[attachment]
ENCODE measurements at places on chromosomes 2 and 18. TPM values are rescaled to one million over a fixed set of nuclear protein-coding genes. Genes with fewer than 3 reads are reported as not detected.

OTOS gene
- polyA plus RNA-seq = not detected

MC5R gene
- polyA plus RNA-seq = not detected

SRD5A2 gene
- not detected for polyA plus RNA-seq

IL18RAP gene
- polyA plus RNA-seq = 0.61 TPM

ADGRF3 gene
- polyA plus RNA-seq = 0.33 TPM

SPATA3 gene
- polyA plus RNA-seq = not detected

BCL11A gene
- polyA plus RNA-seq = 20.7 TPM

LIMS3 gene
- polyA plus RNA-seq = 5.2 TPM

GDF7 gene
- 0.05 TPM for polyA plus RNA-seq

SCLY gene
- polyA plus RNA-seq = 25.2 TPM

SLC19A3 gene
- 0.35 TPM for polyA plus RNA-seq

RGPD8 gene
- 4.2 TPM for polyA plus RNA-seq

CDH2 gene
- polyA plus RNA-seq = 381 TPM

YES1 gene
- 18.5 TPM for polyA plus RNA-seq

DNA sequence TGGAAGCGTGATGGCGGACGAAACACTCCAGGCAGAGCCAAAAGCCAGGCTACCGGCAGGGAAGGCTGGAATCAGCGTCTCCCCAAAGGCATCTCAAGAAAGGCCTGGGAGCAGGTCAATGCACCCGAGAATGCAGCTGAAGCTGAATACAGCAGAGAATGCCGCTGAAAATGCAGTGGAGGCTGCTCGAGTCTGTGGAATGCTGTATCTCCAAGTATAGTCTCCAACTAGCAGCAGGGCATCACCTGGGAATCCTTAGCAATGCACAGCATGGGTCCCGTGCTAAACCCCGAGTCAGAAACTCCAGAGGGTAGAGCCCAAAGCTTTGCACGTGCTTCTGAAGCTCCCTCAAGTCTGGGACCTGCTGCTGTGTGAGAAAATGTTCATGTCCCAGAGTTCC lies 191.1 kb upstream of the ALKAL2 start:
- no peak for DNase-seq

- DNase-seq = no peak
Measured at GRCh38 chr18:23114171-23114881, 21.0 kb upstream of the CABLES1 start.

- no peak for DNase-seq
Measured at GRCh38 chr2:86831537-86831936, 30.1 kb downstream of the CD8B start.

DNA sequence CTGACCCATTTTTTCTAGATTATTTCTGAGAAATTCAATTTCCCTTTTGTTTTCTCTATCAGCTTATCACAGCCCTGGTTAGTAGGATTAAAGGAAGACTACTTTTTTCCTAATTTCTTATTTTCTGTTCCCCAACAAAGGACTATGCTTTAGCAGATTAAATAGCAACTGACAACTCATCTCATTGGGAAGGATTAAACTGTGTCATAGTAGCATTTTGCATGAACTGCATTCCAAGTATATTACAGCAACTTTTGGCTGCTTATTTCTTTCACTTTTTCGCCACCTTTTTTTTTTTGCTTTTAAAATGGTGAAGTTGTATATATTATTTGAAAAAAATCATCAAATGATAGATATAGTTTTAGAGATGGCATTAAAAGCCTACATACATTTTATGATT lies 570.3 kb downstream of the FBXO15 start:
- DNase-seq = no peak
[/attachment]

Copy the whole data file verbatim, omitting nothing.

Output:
ENCODE measurements at places on chromosomes 2 and 18. TPM values are rescaled to one million over a fixed set of nuclear protein-coding genes. Genes with fewer than 3 reads are reported as not detected.

OTOS gene
- polyA plus RNA-seq = not detected

MC5R gene
- polyA plus RNA-seq = not detected

SRD5A2 gene
- not detected for polyA plus RNA-seq

IL18RAP gene
- polyA plus RNA-seq = 0.61 TPM

ADGRF3 gene
- polyA plus RNA-seq = 0.33 TPM

SPATA3 gene
- polyA plus RNA-seq = not detected

BCL11A gene
- polyA plus RNA-seq = 20.7 TPM

LIMS3 gene
- polyA plus RNA-seq = 5.2 TPM

GDF7 gene
- 0.05 TPM for polyA plus RNA-seq

SCLY gene
- polyA plus RNA-seq = 25.2 TPM

SLC19A3 gene
- 0.35 TPM for polyA plus RNA-seq

RGPD8 gene
- 4.2 TPM for polyA plus RNA-seq

CDH2 gene
- polyA plus RNA-seq = 381 TPM

YES1 gene
- 18.5 TPM for polyA plus RNA-seq

DNA sequence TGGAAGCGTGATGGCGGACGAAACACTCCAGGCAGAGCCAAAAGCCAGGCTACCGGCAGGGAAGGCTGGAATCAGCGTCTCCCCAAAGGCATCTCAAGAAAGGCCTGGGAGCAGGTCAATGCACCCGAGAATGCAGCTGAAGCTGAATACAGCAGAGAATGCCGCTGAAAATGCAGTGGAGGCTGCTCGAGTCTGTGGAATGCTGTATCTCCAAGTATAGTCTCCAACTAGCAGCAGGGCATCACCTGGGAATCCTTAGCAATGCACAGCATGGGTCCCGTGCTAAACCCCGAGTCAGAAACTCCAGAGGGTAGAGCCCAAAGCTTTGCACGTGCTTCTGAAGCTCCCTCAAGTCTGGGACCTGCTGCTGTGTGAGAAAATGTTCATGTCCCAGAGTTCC lies 191.1 kb upstream of the ALKAL2 start:
- no peak for DNase-seq

- DNase-seq = no peak
Measured at GRCh38 chr18:23114171-23114881, 21.0 kb upstream of the CABLES1 start.

- no peak for DNase-seq
Measured at GRCh38 chr2:86831537-86831936, 30.1 kb downstream of the CD8B start.

DNA sequence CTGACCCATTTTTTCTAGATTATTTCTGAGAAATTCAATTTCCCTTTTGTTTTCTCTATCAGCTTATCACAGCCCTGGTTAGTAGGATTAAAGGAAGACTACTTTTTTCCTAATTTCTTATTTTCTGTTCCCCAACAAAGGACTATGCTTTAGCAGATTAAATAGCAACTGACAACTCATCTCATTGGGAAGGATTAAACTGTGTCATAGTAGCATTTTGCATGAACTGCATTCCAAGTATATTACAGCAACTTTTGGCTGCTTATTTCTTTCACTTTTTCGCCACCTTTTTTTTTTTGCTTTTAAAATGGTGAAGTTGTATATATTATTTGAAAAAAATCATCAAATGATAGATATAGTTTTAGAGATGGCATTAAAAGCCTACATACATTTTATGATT lies 570.3 kb downstream of the FBXO15 start:
- DNase-seq = no peak